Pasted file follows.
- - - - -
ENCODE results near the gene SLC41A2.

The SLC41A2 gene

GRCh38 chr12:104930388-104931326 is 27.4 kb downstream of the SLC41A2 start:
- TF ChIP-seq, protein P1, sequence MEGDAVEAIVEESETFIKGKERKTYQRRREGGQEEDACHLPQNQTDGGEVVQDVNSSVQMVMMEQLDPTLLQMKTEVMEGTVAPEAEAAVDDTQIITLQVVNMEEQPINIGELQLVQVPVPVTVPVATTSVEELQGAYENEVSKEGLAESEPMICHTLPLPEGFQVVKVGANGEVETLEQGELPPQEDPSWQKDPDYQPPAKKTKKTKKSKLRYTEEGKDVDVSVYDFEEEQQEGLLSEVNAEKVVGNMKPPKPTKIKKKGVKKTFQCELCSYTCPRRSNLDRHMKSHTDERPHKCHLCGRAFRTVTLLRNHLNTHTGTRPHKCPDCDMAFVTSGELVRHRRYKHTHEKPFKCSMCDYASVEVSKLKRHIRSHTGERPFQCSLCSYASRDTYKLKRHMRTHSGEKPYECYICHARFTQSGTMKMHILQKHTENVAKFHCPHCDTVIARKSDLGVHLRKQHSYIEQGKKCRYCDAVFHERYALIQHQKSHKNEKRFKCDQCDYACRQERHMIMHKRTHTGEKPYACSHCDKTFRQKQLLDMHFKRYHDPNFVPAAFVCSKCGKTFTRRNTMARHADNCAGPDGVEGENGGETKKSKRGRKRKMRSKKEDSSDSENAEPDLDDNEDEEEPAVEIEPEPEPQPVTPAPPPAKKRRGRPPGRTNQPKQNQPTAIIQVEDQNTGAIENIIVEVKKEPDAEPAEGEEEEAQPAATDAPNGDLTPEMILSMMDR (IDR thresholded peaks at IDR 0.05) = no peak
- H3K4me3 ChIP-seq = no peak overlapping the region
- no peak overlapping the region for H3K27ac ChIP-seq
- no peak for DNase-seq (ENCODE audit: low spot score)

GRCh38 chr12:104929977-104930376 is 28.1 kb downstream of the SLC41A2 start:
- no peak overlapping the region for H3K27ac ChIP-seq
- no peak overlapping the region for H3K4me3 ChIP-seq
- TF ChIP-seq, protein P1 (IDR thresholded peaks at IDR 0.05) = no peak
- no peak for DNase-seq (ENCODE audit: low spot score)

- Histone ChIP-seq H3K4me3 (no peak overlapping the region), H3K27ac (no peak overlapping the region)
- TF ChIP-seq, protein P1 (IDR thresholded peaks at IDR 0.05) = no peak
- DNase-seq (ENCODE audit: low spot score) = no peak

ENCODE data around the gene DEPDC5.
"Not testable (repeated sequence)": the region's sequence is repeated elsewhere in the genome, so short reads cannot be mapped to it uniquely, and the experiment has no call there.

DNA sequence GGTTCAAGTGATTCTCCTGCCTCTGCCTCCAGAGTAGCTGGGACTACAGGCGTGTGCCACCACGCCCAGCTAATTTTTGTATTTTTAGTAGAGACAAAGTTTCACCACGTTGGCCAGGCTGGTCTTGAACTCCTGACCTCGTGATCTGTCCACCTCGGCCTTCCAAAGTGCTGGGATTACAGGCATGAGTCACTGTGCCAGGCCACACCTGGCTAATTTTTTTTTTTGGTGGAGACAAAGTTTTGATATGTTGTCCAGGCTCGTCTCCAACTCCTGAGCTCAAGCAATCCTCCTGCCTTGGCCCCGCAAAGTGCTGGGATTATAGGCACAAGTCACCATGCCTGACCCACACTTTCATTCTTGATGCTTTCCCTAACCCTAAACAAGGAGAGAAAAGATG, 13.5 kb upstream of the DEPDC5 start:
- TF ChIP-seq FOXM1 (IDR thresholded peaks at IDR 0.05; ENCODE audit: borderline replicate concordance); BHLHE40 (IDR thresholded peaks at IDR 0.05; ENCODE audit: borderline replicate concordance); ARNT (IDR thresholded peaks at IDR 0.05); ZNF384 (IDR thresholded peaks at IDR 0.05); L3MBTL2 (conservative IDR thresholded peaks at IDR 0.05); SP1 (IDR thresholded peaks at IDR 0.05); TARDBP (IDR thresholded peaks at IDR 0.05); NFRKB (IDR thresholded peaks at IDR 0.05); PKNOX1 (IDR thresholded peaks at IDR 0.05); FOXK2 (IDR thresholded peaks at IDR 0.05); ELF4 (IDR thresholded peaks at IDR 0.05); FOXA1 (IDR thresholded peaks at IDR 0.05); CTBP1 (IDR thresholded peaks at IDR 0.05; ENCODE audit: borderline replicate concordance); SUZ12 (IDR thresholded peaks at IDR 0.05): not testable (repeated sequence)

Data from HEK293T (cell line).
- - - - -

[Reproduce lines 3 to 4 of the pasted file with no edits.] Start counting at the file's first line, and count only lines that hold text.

GRCh38 chr12:104930388-104931326 is 27.4 kb downstream of the SLC41A2 start:
- TF ChIP-seq, protein P1, sequence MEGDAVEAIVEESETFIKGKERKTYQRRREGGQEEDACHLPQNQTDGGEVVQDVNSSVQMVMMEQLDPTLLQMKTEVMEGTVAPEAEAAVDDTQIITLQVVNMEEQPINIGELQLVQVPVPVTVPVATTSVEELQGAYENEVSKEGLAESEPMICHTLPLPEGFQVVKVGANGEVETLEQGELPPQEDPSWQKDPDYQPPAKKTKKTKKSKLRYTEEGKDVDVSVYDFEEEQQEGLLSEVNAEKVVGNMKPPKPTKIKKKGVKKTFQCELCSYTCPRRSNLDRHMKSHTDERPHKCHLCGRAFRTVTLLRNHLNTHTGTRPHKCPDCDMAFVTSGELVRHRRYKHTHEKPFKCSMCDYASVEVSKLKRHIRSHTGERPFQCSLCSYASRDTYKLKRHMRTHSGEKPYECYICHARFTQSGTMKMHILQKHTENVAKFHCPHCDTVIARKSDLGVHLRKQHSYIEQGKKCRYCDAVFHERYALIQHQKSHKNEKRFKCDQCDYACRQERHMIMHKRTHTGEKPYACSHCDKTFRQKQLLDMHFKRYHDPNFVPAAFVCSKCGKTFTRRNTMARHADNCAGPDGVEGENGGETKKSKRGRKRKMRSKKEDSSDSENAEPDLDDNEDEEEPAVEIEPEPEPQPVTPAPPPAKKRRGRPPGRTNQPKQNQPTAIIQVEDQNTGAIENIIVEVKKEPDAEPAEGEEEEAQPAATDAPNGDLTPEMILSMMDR (IDR thresholded peaks at IDR 0.05) = no peak